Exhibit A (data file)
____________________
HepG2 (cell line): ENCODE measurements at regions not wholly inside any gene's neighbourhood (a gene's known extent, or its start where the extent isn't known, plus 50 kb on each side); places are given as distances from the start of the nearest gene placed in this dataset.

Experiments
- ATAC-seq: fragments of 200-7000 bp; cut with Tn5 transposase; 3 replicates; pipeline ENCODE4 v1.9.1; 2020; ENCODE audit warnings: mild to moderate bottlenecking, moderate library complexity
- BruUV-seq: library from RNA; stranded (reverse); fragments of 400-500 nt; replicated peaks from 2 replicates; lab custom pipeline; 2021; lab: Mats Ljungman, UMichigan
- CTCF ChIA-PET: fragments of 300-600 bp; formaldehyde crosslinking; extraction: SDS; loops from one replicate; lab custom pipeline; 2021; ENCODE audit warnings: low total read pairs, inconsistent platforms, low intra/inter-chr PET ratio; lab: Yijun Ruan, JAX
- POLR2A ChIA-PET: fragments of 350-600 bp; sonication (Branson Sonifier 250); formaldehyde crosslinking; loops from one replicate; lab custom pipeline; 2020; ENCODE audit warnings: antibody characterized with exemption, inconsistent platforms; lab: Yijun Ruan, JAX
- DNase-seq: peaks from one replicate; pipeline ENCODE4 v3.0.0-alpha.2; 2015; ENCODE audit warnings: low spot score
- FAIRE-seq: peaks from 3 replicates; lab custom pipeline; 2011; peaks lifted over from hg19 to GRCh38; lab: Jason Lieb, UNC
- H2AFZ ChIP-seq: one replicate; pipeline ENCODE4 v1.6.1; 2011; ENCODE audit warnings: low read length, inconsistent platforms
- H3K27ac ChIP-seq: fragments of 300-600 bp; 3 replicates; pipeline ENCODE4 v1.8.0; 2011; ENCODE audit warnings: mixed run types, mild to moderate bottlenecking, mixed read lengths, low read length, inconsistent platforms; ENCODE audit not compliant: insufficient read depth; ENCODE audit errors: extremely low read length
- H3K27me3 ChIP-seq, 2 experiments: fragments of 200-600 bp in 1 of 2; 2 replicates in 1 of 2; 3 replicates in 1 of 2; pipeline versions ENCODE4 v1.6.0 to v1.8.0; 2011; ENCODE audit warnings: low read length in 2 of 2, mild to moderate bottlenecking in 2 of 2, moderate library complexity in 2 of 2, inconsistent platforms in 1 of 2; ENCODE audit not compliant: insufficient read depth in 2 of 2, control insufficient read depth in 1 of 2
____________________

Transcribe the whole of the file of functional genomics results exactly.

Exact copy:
HepG2 (cell line): ENCODE measurements at regions not wholly inside any gene's neighbourhood (a gene's known extent, or its start where the extent isn't known, plus 50 kb on each side); places are given as distances from the start of the nearest gene placed in this dataset.

Experiments
- ATAC-seq: fragments of 200-7000 bp; cut with Tn5 transposase; 3 replicates; pipeline ENCODE4 v1.9.1; 2020; ENCODE audit warnings: mild to moderate bottlenecking, moderate library complexity
- BruUV-seq: library from RNA; stranded (reverse); fragments of 400-500 nt; replicated peaks from 2 replicates; lab custom pipeline; 2021; lab: Mats Ljungman, UMichigan
- CTCF ChIA-PET: fragments of 300-600 bp; formaldehyde crosslinking; extraction: SDS; loops from one replicate; lab custom pipeline; 2021; ENCODE audit warnings: low total read pairs, inconsistent platforms, low intra/inter-chr PET ratio; lab: Yijun Ruan, JAX
- POLR2A ChIA-PET: fragments of 350-600 bp; sonication (Branson Sonifier 250); formaldehyde crosslinking; loops from one replicate; lab custom pipeline; 2020; ENCODE audit warnings: antibody characterized with exemption, inconsistent platforms; lab: Yijun Ruan, JAX
- DNase-seq: peaks from one replicate; pipeline ENCODE4 v3.0.0-alpha.2; 2015; ENCODE audit warnings: low spot score
- FAIRE-seq: peaks from 3 replicates; lab custom pipeline; 2011; peaks lifted over from hg19 to GRCh38; lab: Jason Lieb, UNC
- H2AFZ ChIP-seq: one replicate; pipeline ENCODE4 v1.6.1; 2011; ENCODE audit warnings: low read length, inconsistent platforms
- H3K27ac ChIP-seq: fragments of 300-600 bp; 3 replicates; pipeline ENCODE4 v1.8.0; 2011; ENCODE audit warnings: mixed run types, mild to moderate bottlenecking, mixed read lengths, low read length, inconsistent platforms; ENCODE audit not compliant: insufficient read depth; ENCODE audit errors: extremely low read length
- H3K27me3 ChIP-seq, 2 experiments: fragments of 200-600 bp in 1 of 2; 2 replicates in 1 of 2; 3 replicates in 1 of 2; pipeline versions ENCODE4 v1.6.0 to v1.8.0; 2011; ENCODE audit warnings: low read length in 2 of 2, mild to moderate bottlenecking in 2 of 2, moderate library complexity in 2 of 2, inconsistent platforms in 1 of 2; ENCODE audit not compliant: insufficient read depth in 2 of 2, control insufficient read depth in 1 of 2